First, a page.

Facial recognition technologies are no longer something out of science fiction — they are becoming part of our everyday lives. We use them for unlocking our smartphones or passport control at the airport. What does face detection have to offer the event industry?
Amazon delivers more than just millions of packages every day. The American e-commerce giant is also one of the leading companies in the area of real-time facial recognition. The background? Amazon wants to make it as easy as possible for its users to purchase products online or in brick-and-mortar stores.
So, rather than complicated passwords or login data, why not use the customer’s face? After all, people always have their face with them and, in most cases, there’s only one of each of them in the world! An exception: Tom Cruise in the Mission impossible films. But that’s only in Hollywood…
Entry into daily life
Users of state-of-the-art smartphones have long been used to unlocking their mobile phones with a single glance. The technologies are continually becoming faster and more reliable. Whether at passport control or airport check-in, new areas of use are popping up almost every day.
At this point, facial recognition software can even recognize a hungover, rumpled face with a 3-day stubble.
Good or bad for the event industry?
Naturally, the topic of facial recognition is becoming more and more relevant for trade shows, conferences, and events. But is that absolutely awesome, or are there a few unpleasant aspects as well?
Some things speak for the use of facial recognition software at events:
- Check-In: Printed tickets were yesterday. Today, there are smartphone tickets, Wallet, QR codes, iBeacons, or RFID. Event check-in is getting faster thanks to new technologies, which in turn leads to a better event experience for the participants. After all, who likes to stand in line? Facial recognition software has the potential to shorten waiting times for check-in even more if no badges at all need to be printed out or presented anymore. That plays a big role at high-traffic trade shows. At the ICE Awards in London, the check-in process could supposedly be completed five times faster than in the past. Requirement: All participants must have a profile photo stored in the data bank.
- Access control: At times when there is a risk of terror attacks, or for events with special security concerns, facial recognition software has the potential to ensure that really only authorized attendees are allowed to enter the event. The system sounds an alarm if someone who doesn’t belong there tries to sneak in. Then the check-in or security guards can step in.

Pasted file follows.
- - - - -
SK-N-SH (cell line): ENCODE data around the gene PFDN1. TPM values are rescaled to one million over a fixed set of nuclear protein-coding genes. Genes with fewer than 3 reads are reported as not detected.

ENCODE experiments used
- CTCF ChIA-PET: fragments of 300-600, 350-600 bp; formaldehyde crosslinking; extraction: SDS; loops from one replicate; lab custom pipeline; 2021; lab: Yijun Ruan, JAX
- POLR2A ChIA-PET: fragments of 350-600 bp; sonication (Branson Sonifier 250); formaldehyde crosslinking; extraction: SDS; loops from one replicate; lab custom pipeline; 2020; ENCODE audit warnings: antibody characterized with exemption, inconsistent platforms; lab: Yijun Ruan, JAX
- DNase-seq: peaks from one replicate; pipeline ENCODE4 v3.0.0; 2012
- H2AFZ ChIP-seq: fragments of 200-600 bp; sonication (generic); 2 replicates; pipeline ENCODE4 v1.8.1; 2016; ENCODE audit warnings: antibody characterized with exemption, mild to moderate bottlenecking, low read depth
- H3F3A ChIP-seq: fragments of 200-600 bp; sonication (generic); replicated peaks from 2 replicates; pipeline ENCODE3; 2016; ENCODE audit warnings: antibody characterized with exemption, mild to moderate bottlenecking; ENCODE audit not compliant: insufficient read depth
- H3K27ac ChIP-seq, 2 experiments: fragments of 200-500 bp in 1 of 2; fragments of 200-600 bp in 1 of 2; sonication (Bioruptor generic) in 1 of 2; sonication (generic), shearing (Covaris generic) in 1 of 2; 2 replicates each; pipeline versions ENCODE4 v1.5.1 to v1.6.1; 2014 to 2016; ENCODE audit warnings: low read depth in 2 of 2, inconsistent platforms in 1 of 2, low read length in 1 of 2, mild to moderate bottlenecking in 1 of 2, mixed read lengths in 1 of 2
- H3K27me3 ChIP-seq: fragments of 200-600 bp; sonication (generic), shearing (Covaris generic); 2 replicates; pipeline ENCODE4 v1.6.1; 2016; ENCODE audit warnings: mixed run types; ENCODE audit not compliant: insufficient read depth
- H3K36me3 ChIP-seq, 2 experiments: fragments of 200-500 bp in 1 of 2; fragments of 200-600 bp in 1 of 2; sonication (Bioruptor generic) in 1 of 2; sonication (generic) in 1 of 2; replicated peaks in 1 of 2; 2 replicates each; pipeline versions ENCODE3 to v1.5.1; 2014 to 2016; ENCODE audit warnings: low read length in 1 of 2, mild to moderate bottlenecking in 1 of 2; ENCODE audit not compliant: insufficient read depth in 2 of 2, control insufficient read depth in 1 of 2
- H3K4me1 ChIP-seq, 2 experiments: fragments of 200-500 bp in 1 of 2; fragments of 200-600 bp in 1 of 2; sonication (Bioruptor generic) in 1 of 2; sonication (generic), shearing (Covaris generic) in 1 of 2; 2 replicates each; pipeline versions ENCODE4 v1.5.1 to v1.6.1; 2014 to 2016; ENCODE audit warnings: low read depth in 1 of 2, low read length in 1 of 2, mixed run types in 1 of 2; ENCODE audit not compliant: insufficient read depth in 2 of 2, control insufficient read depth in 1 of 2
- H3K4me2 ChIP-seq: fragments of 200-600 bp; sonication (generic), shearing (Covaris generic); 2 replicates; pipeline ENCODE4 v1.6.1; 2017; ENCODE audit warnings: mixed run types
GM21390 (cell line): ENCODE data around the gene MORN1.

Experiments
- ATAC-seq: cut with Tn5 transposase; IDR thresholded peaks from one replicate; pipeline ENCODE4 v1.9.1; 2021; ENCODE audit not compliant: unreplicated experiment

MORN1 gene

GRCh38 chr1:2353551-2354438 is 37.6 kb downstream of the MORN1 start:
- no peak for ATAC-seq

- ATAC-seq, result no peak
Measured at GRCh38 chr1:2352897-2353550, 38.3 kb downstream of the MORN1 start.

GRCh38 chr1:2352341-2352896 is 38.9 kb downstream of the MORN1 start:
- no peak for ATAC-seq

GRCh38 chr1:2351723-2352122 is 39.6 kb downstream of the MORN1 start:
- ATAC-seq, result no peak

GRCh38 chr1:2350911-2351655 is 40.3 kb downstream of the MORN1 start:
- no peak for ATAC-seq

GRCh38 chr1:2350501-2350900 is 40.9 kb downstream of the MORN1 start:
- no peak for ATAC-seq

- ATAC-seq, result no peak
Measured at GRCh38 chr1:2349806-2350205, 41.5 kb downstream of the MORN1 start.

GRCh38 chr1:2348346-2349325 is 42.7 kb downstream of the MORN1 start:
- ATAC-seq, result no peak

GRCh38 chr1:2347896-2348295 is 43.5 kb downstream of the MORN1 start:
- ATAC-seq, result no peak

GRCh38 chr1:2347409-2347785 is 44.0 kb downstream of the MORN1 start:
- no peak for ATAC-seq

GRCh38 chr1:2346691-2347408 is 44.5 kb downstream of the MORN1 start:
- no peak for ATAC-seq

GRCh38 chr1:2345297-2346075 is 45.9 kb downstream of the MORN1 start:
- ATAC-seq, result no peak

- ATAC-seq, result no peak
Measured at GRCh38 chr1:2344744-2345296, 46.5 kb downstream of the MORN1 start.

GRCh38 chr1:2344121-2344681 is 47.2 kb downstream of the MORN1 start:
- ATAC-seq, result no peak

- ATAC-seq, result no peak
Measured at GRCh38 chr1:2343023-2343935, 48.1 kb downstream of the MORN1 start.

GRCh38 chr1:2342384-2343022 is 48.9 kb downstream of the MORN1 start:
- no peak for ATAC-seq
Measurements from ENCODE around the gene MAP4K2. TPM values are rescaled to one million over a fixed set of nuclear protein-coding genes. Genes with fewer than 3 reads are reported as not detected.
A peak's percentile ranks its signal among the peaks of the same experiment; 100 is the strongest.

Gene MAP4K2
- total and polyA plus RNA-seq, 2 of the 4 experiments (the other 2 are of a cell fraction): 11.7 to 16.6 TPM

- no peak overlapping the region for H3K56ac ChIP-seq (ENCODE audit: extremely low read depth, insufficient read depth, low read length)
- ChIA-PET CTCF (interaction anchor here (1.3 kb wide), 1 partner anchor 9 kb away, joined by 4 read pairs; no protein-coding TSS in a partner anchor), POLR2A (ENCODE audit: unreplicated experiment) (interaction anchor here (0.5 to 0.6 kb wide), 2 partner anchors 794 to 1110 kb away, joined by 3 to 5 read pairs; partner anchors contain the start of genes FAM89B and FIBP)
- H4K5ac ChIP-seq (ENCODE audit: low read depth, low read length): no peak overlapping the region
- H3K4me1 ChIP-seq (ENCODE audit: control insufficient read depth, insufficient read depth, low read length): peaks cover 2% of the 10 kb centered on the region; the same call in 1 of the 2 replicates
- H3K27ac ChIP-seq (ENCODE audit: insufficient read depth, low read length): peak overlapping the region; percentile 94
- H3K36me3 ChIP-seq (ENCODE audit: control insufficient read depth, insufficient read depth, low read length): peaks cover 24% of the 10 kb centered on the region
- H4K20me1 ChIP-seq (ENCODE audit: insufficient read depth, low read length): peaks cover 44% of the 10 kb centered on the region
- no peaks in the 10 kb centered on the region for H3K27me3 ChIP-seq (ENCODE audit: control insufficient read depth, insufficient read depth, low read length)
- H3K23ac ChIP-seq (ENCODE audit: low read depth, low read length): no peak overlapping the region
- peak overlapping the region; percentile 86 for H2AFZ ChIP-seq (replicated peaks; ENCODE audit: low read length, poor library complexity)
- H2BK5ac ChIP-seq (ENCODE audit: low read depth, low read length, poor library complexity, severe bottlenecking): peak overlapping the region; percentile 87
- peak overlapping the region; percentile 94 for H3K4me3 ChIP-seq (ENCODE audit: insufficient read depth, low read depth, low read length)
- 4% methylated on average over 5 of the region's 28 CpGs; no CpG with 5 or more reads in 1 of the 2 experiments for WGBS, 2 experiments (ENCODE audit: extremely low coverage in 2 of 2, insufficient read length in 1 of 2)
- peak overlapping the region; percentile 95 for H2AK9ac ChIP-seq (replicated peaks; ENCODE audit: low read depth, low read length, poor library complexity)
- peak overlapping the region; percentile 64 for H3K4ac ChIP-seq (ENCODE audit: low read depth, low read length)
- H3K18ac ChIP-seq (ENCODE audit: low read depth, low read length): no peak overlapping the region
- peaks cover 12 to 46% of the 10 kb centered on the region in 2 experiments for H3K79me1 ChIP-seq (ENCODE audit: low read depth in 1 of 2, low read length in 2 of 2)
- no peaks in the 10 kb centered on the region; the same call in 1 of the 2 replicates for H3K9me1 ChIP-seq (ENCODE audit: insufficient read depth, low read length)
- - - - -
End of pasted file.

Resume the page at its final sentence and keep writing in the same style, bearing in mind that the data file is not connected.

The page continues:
- Exchanging contact info: Wouldn’t it be great if you could exchange contact info by just taking a picture of your counterpart? We remember faces better than names anyway. When two conversation partners have checked in at an event with facial recognition and their photos are saved in the participant database, they just need to take a picture of each other with their smartphones and — poof! — they have exchanged contact info.
- Pay-by-Selfie: This is one of Amazon Web Services’ patents, in which a selfie is taken rather than entering a password. It takes just a moment in front of the camera to trigger the payment process. You don’t even need a credit card anymore — in fact, not even a smartphone — to pay the entry fee at a trade fair or conference!
- Missing Persons: A nightmare for parents — their child wanders off on a visit to Disneyland or at a music festival. But it’s no problem with facial recognition software and surveillance cameras. In no time flat, the little adventurer is back safe in his parents’ arms. The same technology could be used at trade shows to see what specific visitors are interested, which way they walked, which exhibitors they found most interesting (length of their visit!). This would let creative trade show managers initiate brand new revenue generators: displaying sponsored links to other exhibitors with similar products. But here we can already start to see the disturbing side of facial recognition.
These are the more critical points:
- Privacy / GDPR: What haven’t we all done to conform to the requirements of the European General Data Protection Regulation? And it’s taught us that, without the express permission of the data subject, nothing can be saved anymore. In the same way, a company needs to be able to prove at any time when and how the data subject gave their permission for the personal data to be saved. Automatic tracking with facial recognition and possibly the storage of movement profiles are the nightmare of every data protector.
- Mood detection: The newest system for facial recognition doesn’t just identify people. It is even able to recognize moods. A typical usage example: I come home from work; my smart home music system takes one look at my face and already knows what kind of mood I’m in. Like magic, the system plays “Happy” by Pharrell Williams. Or would “Hells Bells” from AC/DC be better? So a photo of the plenum at the medical conference will be enough to tell if the presentation was lousy or Nobel Prize material? And if we want to save all of that and run Big Data analyses, then “loss of privacy” won’t even begin to cover the situation for our customers anymore.
Technology is great. At Converve, we love technology! But only in connection with an active discussion about the impact that new technologies will have and whether they are really for the benefit of visitors and the event industry.
And for that, every single person must consider what and how much they want to reveal about themselves.
Despite the euphoria over the potential for facial recognition, we must exercise great caution.